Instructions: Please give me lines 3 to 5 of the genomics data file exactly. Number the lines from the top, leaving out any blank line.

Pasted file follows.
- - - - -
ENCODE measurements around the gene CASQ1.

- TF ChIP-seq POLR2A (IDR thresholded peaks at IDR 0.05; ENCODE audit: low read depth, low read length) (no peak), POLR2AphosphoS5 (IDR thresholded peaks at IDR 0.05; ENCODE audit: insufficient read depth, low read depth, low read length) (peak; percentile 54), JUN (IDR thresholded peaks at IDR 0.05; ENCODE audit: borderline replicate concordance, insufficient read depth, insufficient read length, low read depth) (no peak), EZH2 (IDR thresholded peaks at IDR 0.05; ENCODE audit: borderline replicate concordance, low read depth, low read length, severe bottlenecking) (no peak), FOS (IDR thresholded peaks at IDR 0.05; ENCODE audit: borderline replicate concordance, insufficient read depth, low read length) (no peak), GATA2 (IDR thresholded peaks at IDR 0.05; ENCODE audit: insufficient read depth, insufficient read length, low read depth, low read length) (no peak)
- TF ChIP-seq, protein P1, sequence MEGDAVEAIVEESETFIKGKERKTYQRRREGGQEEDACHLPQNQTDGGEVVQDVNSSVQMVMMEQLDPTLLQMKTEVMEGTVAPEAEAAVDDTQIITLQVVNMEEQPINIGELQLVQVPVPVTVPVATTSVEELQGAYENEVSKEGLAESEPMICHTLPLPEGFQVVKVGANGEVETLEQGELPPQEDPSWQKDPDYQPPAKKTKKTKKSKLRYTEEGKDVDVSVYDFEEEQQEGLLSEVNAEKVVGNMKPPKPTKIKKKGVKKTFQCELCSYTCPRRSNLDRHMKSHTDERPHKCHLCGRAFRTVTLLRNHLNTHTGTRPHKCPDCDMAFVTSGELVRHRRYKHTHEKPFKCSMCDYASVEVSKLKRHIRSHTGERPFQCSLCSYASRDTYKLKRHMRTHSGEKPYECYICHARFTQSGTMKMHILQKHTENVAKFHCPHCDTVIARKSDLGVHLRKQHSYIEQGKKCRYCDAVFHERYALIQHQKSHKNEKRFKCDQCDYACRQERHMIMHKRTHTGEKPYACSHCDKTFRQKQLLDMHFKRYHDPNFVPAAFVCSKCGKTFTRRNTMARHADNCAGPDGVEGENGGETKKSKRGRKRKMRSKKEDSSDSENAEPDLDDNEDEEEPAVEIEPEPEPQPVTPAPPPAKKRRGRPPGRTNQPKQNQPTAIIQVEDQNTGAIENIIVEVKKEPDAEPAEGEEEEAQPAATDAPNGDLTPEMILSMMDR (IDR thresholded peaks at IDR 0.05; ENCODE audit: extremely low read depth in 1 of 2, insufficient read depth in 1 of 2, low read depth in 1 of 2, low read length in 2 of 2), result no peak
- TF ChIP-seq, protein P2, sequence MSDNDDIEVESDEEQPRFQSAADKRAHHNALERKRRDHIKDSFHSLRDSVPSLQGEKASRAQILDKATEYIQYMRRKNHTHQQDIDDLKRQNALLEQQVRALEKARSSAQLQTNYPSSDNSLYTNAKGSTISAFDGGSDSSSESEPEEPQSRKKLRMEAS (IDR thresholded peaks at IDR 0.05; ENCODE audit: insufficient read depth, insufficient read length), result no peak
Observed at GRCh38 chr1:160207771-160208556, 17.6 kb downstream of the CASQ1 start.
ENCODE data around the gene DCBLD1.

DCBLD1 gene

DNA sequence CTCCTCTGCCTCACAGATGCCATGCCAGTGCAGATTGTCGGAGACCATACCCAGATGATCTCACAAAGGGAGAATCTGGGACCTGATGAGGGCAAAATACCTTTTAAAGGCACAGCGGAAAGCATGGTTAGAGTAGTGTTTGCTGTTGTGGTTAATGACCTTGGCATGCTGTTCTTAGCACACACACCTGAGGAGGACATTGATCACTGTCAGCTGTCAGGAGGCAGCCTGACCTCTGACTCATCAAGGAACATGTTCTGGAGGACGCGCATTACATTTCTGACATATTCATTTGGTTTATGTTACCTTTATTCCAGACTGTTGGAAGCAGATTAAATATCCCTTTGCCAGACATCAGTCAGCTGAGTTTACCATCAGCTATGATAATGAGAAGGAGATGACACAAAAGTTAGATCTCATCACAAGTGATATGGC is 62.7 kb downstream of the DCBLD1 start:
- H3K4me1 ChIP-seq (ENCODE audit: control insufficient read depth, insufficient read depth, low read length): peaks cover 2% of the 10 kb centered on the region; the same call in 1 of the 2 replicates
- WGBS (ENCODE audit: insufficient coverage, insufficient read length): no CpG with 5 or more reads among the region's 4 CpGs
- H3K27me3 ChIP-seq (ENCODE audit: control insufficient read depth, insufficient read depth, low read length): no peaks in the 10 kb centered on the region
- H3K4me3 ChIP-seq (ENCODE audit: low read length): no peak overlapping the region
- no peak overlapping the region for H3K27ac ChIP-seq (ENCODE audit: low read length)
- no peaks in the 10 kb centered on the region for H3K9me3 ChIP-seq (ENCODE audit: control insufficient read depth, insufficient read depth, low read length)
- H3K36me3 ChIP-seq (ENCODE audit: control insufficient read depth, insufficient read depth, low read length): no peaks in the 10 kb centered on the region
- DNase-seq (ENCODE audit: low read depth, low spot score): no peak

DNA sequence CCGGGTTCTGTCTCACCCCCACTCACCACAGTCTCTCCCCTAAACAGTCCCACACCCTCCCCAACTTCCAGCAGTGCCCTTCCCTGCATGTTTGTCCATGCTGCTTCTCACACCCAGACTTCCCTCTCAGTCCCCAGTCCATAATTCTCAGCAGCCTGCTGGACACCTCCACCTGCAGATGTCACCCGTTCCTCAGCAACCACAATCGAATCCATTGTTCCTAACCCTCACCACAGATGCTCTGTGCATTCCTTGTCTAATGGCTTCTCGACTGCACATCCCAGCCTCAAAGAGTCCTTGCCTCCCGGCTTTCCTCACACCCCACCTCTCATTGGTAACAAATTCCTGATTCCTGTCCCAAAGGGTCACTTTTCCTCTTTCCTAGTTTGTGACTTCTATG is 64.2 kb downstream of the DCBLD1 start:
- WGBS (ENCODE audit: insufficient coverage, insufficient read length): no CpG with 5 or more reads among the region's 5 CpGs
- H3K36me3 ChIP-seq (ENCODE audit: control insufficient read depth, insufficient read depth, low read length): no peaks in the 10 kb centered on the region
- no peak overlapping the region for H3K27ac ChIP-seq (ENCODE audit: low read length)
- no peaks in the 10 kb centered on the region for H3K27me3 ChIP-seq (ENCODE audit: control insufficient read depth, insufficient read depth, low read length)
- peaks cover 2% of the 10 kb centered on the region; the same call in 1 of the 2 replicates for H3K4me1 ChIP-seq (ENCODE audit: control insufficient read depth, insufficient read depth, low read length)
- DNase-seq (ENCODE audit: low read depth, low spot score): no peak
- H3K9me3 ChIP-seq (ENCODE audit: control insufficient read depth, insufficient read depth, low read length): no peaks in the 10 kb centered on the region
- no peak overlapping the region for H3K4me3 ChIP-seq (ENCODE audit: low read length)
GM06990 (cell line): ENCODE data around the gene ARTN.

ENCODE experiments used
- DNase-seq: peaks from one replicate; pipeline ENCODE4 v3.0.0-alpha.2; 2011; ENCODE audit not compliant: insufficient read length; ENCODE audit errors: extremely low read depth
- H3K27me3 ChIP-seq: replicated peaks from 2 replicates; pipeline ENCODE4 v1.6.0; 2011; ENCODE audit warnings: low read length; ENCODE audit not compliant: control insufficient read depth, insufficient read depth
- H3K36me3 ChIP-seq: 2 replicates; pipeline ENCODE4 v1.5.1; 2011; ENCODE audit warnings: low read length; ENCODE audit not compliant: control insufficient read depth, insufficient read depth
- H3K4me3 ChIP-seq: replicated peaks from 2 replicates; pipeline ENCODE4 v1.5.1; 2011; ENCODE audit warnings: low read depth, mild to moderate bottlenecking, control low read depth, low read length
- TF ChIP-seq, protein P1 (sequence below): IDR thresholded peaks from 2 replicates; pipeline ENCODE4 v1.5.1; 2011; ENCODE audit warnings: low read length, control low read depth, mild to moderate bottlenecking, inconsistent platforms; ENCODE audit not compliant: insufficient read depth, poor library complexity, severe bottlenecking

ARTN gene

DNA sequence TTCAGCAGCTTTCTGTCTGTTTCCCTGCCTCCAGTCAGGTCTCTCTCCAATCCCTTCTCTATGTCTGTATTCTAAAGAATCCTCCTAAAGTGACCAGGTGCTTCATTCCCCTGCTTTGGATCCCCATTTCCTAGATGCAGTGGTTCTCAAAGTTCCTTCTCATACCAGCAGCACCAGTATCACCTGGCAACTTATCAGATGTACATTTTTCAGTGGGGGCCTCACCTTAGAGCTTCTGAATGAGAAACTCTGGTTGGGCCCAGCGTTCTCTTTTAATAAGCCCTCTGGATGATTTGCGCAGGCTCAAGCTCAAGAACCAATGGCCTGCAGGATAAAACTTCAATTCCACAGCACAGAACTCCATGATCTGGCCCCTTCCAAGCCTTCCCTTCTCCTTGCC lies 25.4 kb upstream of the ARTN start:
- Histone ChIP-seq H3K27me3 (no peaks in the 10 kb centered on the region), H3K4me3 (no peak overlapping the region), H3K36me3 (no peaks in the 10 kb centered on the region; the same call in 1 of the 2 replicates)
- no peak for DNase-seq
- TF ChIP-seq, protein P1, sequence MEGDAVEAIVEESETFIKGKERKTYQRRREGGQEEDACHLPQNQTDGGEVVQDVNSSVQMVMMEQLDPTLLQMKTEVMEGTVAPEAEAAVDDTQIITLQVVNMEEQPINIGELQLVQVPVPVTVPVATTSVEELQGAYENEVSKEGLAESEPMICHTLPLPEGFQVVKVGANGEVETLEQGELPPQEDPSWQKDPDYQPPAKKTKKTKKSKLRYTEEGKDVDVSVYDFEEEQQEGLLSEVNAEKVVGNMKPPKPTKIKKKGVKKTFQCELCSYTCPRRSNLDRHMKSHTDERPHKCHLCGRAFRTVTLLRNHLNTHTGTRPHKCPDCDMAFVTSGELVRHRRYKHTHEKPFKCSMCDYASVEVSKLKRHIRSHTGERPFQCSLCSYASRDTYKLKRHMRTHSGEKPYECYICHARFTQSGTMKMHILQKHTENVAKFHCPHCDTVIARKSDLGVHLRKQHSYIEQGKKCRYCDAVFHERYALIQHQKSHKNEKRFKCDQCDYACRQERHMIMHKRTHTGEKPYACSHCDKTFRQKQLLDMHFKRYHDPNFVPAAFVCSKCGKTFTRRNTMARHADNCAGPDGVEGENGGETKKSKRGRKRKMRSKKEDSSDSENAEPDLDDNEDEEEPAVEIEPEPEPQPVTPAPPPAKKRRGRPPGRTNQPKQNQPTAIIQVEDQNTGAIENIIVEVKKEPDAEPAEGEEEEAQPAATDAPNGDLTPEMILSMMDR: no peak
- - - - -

- TF ChIP-seq, protein P1, sequence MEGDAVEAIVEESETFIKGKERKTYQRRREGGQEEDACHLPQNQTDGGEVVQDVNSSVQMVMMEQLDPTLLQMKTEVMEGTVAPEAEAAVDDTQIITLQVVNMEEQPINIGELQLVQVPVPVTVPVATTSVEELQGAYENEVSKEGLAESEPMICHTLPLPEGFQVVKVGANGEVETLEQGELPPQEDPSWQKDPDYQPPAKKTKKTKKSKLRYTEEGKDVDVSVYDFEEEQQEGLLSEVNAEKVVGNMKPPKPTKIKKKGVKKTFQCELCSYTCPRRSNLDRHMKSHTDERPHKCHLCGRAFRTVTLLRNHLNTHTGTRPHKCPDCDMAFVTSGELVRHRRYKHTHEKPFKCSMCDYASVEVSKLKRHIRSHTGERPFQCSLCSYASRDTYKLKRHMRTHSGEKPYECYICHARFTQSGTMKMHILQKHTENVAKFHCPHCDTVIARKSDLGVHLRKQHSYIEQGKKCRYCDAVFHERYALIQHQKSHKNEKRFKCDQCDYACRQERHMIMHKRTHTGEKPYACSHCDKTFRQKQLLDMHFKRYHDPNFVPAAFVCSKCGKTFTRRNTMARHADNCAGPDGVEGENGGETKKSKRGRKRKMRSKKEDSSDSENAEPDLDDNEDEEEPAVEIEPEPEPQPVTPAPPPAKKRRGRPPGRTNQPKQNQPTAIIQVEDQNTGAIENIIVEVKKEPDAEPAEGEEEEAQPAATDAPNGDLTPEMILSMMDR (IDR thresholded peaks at IDR 0.05; ENCODE audit: extremely low read depth in 1 of 2, insufficient read depth in 1 of 2, low read depth in 1 of 2, low read length in 2 of 2), result no peak
- TF ChIP-seq, protein P2, sequence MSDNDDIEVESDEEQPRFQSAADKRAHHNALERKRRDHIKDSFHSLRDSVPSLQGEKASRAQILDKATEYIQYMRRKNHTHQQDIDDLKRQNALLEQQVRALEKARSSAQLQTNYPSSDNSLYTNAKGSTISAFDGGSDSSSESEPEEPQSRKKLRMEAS (IDR thresholded peaks at IDR 0.05; ENCODE audit: insufficient read depth, insufficient read length), result no peak
Observed at GRCh38 chr1:160207771-160208556, 17.6 kb downstream of the CASQ1 start.